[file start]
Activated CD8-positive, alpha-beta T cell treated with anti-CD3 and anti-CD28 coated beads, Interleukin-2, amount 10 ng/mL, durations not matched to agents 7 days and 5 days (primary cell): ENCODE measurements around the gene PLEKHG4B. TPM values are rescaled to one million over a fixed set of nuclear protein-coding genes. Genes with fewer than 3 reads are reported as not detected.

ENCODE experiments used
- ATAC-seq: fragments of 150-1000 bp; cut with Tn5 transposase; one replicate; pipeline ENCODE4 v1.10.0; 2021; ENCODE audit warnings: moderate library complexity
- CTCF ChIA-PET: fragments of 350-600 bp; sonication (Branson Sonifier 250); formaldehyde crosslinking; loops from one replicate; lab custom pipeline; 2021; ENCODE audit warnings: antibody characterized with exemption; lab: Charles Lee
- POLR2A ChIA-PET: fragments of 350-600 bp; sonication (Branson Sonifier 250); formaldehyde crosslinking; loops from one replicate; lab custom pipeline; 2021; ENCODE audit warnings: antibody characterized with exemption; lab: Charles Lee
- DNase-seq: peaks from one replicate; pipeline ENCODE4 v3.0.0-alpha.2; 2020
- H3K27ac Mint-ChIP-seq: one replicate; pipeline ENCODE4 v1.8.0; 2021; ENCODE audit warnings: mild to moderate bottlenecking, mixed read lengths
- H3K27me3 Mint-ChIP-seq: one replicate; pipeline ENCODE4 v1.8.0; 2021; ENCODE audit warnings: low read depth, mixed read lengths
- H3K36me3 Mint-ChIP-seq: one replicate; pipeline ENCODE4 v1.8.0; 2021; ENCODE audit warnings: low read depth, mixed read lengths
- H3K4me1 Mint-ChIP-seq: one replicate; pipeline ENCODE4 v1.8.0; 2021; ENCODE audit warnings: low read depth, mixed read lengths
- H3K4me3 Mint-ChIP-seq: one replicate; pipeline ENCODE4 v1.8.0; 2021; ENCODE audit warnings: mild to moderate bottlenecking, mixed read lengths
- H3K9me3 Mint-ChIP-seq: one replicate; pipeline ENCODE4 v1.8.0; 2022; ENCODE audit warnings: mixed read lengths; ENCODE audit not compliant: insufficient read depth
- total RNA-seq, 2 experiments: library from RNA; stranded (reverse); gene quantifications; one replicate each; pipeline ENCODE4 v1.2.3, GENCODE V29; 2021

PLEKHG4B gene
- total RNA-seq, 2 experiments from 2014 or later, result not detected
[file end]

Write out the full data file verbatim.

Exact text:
Activated CD8-positive, alpha-beta T cell treated with anti-CD3 and anti-CD28 coated beads, Interleukin-2, amount 10 ng/mL, durations not matched to agents 7 days and 5 days (primary cell): ENCODE measurements around the gene PLEKHG4B. TPM values are rescaled to one million over a fixed set of nuclear protein-coding genes. Genes with fewer than 3 reads are reported as not detected.

ENCODE experiments used
- ATAC-seq: fragments of 150-1000 bp; cut with Tn5 transposase; one replicate; pipeline ENCODE4 v1.10.0; 2021; ENCODE audit warnings: moderate library complexity
- CTCF ChIA-PET: fragments of 350-600 bp; sonication (Branson Sonifier 250); formaldehyde crosslinking; loops from one replicate; lab custom pipeline; 2021; ENCODE audit warnings: antibody characterized with exemption; lab: Charles Lee
- POLR2A ChIA-PET: fragments of 350-600 bp; sonication (Branson Sonifier 250); formaldehyde crosslinking; loops from one replicate; lab custom pipeline; 2021; ENCODE audit warnings: antibody characterized with exemption; lab: Charles Lee
- DNase-seq: peaks from one replicate; pipeline ENCODE4 v3.0.0-alpha.2; 2020
- H3K27ac Mint-ChIP-seq: one replicate; pipeline ENCODE4 v1.8.0; 2021; ENCODE audit warnings: mild to moderate bottlenecking, mixed read lengths
- H3K27me3 Mint-ChIP-seq: one replicate; pipeline ENCODE4 v1.8.0; 2021; ENCODE audit warnings: low read depth, mixed read lengths
- H3K36me3 Mint-ChIP-seq: one replicate; pipeline ENCODE4 v1.8.0; 2021; ENCODE audit warnings: low read depth, mixed read lengths
- H3K4me1 Mint-ChIP-seq: one replicate; pipeline ENCODE4 v1.8.0; 2021; ENCODE audit warnings: low read depth, mixed read lengths
- H3K4me3 Mint-ChIP-seq: one replicate; pipeline ENCODE4 v1.8.0; 2021; ENCODE audit warnings: mild to moderate bottlenecking, mixed read lengths
- H3K9me3 Mint-ChIP-seq: one replicate; pipeline ENCODE4 v1.8.0; 2022; ENCODE audit warnings: mixed read lengths; ENCODE audit not compliant: insufficient read depth
- total RNA-seq, 2 experiments: library from RNA; stranded (reverse); gene quantifications; one replicate each; pipeline ENCODE4 v1.2.3, GENCODE V29; 2021

PLEKHG4B gene
- total RNA-seq, 2 experiments from 2014 or later, result not detected